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An Evaluation of Bikram Yoga at Reducing the Level of Back Pain
AuthorKeller, Jennifer M.
AdvisorDeBoor, Stephanie S.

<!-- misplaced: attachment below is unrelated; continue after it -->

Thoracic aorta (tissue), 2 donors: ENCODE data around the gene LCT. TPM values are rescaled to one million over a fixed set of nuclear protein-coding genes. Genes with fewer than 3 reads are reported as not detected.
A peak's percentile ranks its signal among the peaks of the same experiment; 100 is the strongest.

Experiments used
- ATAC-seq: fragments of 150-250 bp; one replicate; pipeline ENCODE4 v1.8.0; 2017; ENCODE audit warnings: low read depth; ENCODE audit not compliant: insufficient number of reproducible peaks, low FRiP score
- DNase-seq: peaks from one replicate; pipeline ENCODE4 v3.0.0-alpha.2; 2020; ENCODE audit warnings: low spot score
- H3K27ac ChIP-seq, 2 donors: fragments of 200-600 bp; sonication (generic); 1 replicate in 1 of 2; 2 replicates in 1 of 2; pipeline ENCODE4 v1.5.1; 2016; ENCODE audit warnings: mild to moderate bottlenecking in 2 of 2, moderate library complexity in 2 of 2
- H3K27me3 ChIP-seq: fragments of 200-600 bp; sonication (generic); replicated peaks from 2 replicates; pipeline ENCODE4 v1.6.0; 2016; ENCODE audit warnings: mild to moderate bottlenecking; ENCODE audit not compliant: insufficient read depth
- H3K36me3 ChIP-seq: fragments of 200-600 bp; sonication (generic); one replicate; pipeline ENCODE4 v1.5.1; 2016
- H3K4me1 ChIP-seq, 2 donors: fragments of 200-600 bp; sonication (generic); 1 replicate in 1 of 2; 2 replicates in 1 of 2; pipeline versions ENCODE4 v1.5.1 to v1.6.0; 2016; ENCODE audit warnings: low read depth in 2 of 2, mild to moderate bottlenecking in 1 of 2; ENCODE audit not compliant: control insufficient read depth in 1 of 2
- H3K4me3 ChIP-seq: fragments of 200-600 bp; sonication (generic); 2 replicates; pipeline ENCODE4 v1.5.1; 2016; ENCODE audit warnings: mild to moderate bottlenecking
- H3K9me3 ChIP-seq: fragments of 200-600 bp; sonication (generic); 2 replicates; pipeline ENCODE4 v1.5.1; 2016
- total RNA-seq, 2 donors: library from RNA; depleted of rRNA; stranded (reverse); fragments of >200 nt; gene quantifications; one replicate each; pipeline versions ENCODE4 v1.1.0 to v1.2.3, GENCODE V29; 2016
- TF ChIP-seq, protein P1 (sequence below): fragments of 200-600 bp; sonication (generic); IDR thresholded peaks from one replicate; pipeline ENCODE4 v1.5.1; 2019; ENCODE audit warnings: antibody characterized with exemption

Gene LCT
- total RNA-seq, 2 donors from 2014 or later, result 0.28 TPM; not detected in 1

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Low back pain is a significant public health problem and one of the most commonly reported reasons for the use of Complimentary Alternative Medicine. In the U.S. 70% to 80% of the population has experienced at least one episode of back pain sometime in their lives. Healthcare workers, in particular, are at an increased risk for back pain; nursing has one of the highest incidences of back injuries of all occupations. With lower back pain affecting so many people, new interventions need to be identified to cope with debilitating back pain in the high risk field of health care. Alternative medicine, such as yoga, has been proven effective to lower or eliminate symptoms in a variety of illnesses. Yoga may be a safer, less invasive treatment for pain in nurses.The purpose of this study was to identify an alternate method of pain control in those who experience back pain. Bikram yoga, a systematic, hot and humid type of yoga has been identified to alleviate back pain.Thirty subjects with self-identified back pain voluntarily participated in this research. Subjects attended Bikram yoga once a week while concurrently participating in traditional exercise. Participants were asked to log back pain before and after each intervention. After four weeks participants returned pain assessment logs for review and data analysis. Nurses, as one of the occupations with the highest rates of reported back pain, were evaluated as a subset. Results were evaluated by a paired t-test, with a Cohen's d calculated for effect size. There was a significant reduction in pain scores associated with Bikram yoga when compared with traditional exercise in both the group as a whole (p=<.001, effect size 1.540) and in nurses as a subset (p=.007, effect size1.491). Bikram yoga may be initiated to alleviate pain in those who experience back pain.